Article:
"Because in Cyberspace, no one can hear you scream."
Monday, September 12, 2005
(New Scientist Space) Brief but powerful monsoons of liquid methane may lash parts of Saturn's giant moon Titan every few hundred years, suggest new calculations based on observations with the Cassini spacecraft. Astronomers also think they have observed thunderstorms growing and raining down on the moon.
Methane makes up about 5% of the Titan's thick atmosphere and is thought to rain down to the surface and then evaporate back into clouds in a cycle similar to the water-cycle on Earth.
This new theory may help explain why this "multi-million dollar methane moon" (Editor's note: nice tongue twister, heh?) is apparently so dry upon the surface despite showing strong evidence of river beds. Although new evidence revealed that Titan resembled more of a frozen waste land than a potential colony spot, this new theory may help revive Titan's former value once again.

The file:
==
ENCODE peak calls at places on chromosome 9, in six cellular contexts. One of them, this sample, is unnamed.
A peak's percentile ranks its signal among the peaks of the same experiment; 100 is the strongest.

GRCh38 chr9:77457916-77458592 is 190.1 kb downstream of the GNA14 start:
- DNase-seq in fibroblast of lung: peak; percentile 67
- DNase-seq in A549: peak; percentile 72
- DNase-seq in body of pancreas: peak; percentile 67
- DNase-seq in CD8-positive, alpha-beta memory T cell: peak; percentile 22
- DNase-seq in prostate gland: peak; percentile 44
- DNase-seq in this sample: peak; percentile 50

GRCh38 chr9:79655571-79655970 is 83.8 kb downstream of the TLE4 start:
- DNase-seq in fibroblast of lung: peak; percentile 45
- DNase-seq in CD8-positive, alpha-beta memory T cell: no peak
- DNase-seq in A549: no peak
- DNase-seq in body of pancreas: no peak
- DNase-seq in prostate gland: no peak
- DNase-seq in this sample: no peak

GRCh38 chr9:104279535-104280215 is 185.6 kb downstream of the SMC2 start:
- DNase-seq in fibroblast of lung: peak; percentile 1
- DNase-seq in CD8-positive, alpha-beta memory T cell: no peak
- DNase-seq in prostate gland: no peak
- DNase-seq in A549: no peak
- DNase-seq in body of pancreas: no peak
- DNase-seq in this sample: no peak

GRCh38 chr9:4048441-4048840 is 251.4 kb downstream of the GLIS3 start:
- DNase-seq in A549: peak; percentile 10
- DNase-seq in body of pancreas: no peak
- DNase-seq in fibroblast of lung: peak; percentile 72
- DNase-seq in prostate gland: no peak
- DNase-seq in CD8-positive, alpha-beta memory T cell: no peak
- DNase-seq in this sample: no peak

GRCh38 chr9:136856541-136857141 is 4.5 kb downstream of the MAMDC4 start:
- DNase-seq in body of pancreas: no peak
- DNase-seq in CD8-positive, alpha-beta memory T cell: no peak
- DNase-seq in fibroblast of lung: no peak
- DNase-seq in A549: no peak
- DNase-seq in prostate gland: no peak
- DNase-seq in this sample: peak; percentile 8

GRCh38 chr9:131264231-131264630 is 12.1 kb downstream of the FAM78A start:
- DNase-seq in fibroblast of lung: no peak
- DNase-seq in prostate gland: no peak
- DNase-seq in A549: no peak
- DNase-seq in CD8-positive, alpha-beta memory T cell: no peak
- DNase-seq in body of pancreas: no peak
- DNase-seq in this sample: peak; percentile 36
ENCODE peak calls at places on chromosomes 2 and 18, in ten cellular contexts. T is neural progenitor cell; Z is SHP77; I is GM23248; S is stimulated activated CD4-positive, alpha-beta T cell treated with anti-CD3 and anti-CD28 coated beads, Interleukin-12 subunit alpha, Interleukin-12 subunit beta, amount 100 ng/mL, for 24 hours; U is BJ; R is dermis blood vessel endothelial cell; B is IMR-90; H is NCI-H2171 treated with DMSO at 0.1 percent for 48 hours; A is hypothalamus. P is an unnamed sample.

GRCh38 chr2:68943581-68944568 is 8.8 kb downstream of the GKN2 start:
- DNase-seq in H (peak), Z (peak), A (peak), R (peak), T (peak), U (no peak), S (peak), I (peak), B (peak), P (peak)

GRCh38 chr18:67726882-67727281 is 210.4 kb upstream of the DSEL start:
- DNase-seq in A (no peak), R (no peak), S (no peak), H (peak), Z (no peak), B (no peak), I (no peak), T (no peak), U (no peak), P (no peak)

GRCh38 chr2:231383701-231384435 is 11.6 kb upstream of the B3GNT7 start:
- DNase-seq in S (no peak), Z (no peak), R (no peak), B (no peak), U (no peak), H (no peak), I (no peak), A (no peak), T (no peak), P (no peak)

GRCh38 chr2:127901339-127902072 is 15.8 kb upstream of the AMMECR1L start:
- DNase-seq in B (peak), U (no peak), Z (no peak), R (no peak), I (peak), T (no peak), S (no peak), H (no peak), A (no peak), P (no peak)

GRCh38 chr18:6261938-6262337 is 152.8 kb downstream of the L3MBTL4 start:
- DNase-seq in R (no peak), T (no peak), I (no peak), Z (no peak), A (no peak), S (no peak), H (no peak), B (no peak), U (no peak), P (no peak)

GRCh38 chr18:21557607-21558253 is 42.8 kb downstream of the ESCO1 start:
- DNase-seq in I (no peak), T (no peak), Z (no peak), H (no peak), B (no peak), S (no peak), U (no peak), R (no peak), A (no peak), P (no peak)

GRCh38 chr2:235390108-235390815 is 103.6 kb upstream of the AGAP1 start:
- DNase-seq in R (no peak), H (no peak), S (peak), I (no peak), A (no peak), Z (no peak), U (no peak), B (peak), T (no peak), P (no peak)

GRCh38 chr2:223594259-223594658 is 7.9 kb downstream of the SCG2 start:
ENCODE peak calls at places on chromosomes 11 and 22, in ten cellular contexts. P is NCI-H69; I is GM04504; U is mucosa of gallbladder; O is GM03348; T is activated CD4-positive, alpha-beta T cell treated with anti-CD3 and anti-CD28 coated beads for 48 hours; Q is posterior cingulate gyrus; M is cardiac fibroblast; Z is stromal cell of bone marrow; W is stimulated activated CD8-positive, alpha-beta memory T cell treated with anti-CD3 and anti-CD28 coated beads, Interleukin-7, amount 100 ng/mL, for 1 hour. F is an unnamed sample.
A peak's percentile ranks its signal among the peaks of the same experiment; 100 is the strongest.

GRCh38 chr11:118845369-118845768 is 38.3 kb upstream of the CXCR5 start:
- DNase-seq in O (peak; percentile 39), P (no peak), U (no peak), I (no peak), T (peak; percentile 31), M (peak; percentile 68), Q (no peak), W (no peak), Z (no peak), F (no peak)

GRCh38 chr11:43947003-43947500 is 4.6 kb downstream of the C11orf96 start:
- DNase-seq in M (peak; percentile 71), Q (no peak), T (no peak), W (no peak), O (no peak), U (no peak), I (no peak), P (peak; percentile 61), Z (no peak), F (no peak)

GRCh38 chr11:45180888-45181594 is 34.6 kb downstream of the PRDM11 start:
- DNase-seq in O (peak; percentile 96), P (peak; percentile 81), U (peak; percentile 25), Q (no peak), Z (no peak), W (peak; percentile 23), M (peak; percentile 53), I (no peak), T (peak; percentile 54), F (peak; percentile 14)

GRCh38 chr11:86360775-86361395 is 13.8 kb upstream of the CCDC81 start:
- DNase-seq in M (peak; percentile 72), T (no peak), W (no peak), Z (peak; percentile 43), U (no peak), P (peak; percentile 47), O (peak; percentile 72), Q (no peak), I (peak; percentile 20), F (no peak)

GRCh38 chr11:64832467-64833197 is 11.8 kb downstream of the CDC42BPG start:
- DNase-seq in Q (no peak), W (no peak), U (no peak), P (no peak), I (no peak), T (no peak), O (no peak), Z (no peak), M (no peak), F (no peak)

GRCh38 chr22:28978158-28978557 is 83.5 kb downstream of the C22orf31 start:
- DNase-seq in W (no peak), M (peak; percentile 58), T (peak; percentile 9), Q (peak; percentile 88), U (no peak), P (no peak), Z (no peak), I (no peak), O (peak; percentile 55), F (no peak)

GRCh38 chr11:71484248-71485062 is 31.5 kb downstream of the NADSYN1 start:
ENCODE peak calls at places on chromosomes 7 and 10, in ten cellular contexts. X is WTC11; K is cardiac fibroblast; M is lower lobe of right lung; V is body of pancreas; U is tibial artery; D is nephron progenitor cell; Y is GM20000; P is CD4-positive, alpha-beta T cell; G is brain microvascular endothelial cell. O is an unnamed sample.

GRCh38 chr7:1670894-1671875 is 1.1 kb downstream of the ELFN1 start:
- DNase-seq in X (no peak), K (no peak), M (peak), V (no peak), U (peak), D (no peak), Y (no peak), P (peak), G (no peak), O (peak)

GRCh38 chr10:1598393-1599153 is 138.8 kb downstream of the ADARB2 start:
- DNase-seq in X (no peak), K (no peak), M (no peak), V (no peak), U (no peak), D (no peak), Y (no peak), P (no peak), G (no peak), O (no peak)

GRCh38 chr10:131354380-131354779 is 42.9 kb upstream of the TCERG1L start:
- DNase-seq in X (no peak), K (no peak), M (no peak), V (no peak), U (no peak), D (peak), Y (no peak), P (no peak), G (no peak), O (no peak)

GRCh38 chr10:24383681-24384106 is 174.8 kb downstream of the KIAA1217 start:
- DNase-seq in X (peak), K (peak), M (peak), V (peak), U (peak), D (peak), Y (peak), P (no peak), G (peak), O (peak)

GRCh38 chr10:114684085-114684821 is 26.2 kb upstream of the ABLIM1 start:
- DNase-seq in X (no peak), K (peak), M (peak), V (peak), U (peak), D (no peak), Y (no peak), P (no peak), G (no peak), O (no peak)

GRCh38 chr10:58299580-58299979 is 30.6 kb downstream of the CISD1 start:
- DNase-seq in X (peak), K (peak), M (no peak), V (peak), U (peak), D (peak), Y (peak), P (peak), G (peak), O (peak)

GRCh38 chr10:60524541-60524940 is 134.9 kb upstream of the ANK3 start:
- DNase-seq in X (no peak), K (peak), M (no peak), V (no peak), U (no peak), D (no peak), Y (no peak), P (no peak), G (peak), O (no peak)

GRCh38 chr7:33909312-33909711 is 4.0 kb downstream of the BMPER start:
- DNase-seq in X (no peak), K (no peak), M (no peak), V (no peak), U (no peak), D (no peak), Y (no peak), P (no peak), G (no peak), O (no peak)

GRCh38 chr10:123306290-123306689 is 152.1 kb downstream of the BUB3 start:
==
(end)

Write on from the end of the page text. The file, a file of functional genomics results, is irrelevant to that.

The evidence comes from imaging radar data from the Cassini spacecraft. These reveal canyon-like features that end in triangular slopes that appear to be littered with cobbles a few centimetres wide...
But if the methane in Titan's atmosphere were concentrated into a single liquid layer, it would cover the entire moon in a blanket 10 metres thick. "The air is holding a lot of methane," says colleague Jason Barnes. So if it rains less often, it dumps more liquid--perhaps as much as a metre - at a time, he told New Scientist.
If confirmed, establishing a colony on Titan would pose a unique problem for humanity. Although the financial reward of acquiring the methane upon Titan's surface is probably estimated in the millions (if not billions), risking human lives in order to do so may not be extremely wise, especially if a "methane monsoon" could wipe out any beach heads established by mankind.
Astronomers will probably have to determine the weather conditions before launching a visit to this moon, but if it's found to be relatively safe, this moon would probably be worth it's weight in gold.
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